Public Speaking, "Mountainmurals"

cover imageUnlike some of Jason Anthony Harris' previous work as Public Speaking, Mountainmurals is a conscious attempt at specifically creating a "noise" release.  Using only a variety of household objects as sound sources (none of which are obvious), the 11 untitled pieces, or at least discernible segments result in a gamut of sounds, some very different but all exceptionally well executed.


Flying Saucer Attack, "Instrumentals 2015"

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After roughly a fifteen year hiatus, cult shoegaze/basement psychedelia visionary David Pearce has resurrected the Flying Saucer Attacker moniker, albeit in somewhat diluted form.  Instrumentals 2015 is certainly sketchlike and devoid of vocals, but it still boasts Pearce's wonderfully smeared, fractured, floating, and tape-hiss-enhanced aesthetic, which is exactly what I was hoping for.  While some actual songs or a fully formed new album would certainly have been even better, late-period FSA was already quite abstract.  Also, I never looked to Pearce for great vocal melodies, tight songcraft, or killer hooks.  His talents lie elsewhere.  Everything that matter is here: this may not a complete return to form, but it nevertheless feels like the welcome return of an old friend who has not changed at all.


Thom Martin, 1975-2015

We are devastated at the unexpected loss of Thom Martin this week. Thom was a dear friend and multimedia artist, whose works included the eponymous Dresden Dolls album and visuals for both Brainwaves festivals. He is a longtime friend and our love goes out to his family and friends.


Greg Stuart & Ryoko Akama, "Kotoba Koukan"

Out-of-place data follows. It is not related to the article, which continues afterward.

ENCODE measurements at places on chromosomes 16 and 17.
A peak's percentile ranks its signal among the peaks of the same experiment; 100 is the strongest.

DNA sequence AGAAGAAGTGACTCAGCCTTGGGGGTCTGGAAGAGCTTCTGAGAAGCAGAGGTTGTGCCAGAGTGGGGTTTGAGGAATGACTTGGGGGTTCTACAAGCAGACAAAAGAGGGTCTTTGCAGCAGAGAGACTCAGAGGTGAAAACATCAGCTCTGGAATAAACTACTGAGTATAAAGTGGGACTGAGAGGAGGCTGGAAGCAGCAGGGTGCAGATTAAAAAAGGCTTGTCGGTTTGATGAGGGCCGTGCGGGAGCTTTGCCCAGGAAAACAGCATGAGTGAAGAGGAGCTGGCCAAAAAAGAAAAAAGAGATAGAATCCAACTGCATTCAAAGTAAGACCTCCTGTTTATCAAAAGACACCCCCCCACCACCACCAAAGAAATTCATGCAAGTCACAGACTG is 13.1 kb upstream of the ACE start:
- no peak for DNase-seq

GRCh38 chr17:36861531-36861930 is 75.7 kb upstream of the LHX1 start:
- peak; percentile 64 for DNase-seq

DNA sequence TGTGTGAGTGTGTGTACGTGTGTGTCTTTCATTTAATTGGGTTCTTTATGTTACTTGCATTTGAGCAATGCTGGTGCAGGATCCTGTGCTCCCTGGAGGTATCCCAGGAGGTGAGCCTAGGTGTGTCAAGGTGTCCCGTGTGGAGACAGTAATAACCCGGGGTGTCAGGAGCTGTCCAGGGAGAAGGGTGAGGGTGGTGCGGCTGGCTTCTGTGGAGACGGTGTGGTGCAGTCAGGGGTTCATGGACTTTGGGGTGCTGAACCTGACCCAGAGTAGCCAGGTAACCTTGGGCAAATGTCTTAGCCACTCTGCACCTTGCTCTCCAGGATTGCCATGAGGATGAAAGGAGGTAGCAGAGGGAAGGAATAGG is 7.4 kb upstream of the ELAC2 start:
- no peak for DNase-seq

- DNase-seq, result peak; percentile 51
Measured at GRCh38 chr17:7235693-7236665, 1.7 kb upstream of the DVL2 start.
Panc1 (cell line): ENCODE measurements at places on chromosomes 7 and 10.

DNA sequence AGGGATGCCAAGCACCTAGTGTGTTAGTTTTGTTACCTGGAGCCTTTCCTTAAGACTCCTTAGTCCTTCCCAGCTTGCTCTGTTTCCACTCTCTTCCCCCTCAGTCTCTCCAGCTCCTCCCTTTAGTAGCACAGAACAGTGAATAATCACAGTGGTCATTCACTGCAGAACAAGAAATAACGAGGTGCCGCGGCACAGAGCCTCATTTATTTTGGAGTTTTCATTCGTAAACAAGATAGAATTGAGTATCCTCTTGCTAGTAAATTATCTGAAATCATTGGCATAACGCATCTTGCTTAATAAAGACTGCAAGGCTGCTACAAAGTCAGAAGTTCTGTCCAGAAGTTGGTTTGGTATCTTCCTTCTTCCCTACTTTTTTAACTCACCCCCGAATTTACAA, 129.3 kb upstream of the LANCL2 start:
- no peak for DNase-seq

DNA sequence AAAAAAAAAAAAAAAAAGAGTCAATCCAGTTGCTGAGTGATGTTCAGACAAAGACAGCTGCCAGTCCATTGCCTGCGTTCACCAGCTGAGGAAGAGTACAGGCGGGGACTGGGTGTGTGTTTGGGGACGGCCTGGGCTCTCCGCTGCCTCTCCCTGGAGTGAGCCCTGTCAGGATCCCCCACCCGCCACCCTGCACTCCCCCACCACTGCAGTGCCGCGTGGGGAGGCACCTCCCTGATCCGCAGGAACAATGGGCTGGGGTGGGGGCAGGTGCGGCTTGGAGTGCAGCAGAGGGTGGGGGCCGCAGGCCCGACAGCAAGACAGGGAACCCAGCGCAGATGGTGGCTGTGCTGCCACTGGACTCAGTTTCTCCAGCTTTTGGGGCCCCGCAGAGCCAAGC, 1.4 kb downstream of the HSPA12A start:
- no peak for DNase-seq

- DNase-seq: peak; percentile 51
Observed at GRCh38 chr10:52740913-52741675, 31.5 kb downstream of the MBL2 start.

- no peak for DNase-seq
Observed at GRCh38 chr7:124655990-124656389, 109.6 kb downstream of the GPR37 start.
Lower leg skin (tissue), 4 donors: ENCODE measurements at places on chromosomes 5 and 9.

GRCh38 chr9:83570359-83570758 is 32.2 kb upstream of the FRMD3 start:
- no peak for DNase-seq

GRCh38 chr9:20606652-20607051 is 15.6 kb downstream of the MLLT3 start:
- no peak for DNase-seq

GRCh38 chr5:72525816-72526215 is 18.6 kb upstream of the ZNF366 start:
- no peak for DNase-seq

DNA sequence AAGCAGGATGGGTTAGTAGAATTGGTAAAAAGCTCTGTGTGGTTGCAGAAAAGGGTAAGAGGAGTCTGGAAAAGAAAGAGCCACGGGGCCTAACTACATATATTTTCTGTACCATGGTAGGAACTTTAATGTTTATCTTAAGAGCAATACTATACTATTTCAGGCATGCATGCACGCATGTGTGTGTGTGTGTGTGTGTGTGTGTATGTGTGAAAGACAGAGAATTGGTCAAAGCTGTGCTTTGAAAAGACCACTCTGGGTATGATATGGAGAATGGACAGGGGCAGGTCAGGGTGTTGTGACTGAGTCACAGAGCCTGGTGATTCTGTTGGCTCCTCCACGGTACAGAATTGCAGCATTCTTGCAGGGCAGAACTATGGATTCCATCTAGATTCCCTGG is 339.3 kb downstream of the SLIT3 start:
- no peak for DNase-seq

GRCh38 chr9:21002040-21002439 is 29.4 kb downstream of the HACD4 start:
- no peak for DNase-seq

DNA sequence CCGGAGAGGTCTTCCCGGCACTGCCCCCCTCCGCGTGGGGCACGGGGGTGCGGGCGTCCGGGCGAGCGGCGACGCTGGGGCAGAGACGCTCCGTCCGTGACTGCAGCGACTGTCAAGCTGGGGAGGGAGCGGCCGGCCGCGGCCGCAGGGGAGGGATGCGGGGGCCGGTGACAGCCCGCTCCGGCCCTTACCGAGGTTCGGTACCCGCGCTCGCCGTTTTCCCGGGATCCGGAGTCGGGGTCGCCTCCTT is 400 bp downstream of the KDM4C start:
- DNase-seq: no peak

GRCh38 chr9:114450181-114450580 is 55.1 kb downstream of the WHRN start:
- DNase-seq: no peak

cover image Although she composes scores meant for others to perform, there are times when Ryoko Akama seems intent on preventing performances of her work. Like when she asks, on Kotoba Koukan’s “,” for two or more collaborators to play three “soundless” sounds at fixed intervals without the help of a clock or a stopwatch, or when she inserts an observation about silent letters into “e.a.c.d.” that suggests silence will be as essential to its realization as positive sound. Even with a talented interpreter like Greg Stuart around to meet such challenges, questions are bound to arise in the audience, who might wonder how a sound could ever be soundless or how a piece of music apparently devoted to silence could end up being so concrete and loud. Attentive listening may resolve some of these quandaries, but is as likely to generate new ones. Ambiguity and irresolution appear to be at the heart of the matter, at least in part, and besides, focusing on the conundrums in Akama’s work overlooks its power and impact. Ryoko and Greg’s music works on the body and mind in equal proportion, tempting interpretations and provoking reactions with confrontational sounds and understated twists.